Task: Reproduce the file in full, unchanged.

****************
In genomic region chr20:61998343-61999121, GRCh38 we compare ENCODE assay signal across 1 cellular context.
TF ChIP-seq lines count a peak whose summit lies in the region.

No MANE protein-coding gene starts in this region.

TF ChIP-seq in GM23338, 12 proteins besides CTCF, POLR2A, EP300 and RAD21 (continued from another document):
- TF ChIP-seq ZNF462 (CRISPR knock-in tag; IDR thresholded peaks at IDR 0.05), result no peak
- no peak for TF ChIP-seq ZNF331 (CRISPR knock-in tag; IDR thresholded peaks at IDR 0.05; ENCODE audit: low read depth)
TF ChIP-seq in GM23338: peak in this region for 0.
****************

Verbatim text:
In genomic region chr20:61998343-61999121, GRCh38 we compare ENCODE assay signal across 1 cellular context.
TF ChIP-seq lines count a peak whose summit lies in the region.

No MANE protein-coding gene starts in this region.

TF ChIP-seq in GM23338, 12 proteins besides CTCF, POLR2A, EP300 and RAD21 (continued from another document):
- TF ChIP-seq ZNF462 (CRISPR knock-in tag; IDR thresholded peaks at IDR 0.05), result no peak
- no peak for TF ChIP-seq ZNF331 (CRISPR knock-in tag; IDR thresholded peaks at IDR 0.05; ENCODE audit: low read depth)
TF ChIP-seq in GM23338: peak in this region for 0.